If you have spent any time in downtown Grand Rapids over the past year, you have undoubtedly seen the green and orange scooters positioned on corners throughout town. The purpose of these devices is to provide solo, low-cost transportations options on-demand. They are intended to connect with other transportation services like transit, parking, park-and-ride, and ride share. The city believes that these shared micromobility services fill gaps in transportation options due to transit service changes, increased risks of carpooling and ride sharing, or the cost of a personal automobile.
While these scooters are very useful for their intended purposes, we have become aware of an increased number of people being charged with operating while intoxicated for traveling on the scooters while under the influence. The ability to be charged criminally for operating a scooter under the influence comes as a surprise to many. When one approaches a scooter location, there’s a sign on the ground which lists rules for your ride. Those rules are that the driver must be 18 or older; only one person per vehicle; wear a helmet; and, do not ride on the sidewalk. The QR Code located on the image will take an individual to the Bike and Scooter Share Pilot website for the City of Grand Rapids. Buried deep in the in the safety guidelines is the statement “do not ride while drunk or distracted.”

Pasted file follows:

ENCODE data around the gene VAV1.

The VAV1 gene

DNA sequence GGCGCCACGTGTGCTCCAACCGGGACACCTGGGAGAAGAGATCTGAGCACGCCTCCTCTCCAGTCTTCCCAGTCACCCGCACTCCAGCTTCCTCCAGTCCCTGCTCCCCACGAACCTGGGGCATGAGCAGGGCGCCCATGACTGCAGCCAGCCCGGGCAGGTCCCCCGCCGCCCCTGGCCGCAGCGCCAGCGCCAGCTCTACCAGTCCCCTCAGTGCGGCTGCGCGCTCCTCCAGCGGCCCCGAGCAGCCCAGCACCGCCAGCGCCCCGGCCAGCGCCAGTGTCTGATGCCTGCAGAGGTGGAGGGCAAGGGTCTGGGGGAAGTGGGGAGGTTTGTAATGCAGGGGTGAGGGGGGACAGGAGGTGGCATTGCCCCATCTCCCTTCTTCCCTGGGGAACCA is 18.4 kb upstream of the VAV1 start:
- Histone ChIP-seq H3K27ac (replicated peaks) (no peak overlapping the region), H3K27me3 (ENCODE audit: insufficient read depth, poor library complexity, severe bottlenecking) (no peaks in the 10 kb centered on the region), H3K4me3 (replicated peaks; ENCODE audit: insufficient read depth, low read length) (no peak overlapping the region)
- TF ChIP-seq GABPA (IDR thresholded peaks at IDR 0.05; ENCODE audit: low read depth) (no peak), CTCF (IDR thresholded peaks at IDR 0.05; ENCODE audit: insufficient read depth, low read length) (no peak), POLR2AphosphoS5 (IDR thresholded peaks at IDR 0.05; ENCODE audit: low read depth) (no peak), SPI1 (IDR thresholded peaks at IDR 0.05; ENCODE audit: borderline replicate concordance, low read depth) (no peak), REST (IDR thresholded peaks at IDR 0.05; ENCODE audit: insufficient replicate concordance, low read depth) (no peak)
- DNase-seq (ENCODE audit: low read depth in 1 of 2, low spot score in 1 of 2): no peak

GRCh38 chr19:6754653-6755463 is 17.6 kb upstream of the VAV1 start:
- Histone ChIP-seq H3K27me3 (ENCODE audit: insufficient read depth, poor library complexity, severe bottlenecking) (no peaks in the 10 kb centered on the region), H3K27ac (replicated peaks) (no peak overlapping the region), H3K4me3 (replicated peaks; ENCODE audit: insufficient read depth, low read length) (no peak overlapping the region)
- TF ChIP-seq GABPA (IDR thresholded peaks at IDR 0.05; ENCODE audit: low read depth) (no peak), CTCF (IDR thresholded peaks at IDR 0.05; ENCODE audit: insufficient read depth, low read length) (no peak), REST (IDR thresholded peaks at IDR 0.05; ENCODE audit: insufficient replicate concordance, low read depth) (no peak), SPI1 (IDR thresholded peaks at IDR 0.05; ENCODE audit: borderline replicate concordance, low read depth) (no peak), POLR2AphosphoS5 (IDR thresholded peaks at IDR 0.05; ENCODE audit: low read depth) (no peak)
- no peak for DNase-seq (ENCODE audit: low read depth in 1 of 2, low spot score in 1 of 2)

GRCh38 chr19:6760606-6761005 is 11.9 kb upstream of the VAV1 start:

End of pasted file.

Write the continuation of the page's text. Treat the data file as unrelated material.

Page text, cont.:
It’s hard to believe many see the warning before operating a scooter given the location on the website. More importantly, many people do not think they can be charged with operating while intoxicated while riding a scooter because it’s not a motor vehicle. While a scooter is not a motor vehicle by definition, the manner it which it is operated can ultimately make it such. In People v. Lyon, the Michigan Court of Appeals found that an electric four-wheel scooter that the intoxicated driver was operating on a public highway was “a vehicle” within meaning of the statutory provision against drunk driving, even if the scooter qualified as electric personal assistive mobility device, low-speed vehicle, or moped, and even though in the situation of Lyon where the scooter was a wheelchair substitute. By placing the scooter in the roadway, the driver undertook the duties of a vehicle driver. This same rationale could easily be applied to the scooters found throughout Grand Rapids when driven on the roadway.
We encourage everyone to follow the scooters rules and be mindful of the fact that you could be charged with DUI if the scooter user is under the influence. If you find yourself charged with an OWI Scooter offense, the criminal defense lawyers at Willey & Chamberlain are here to help.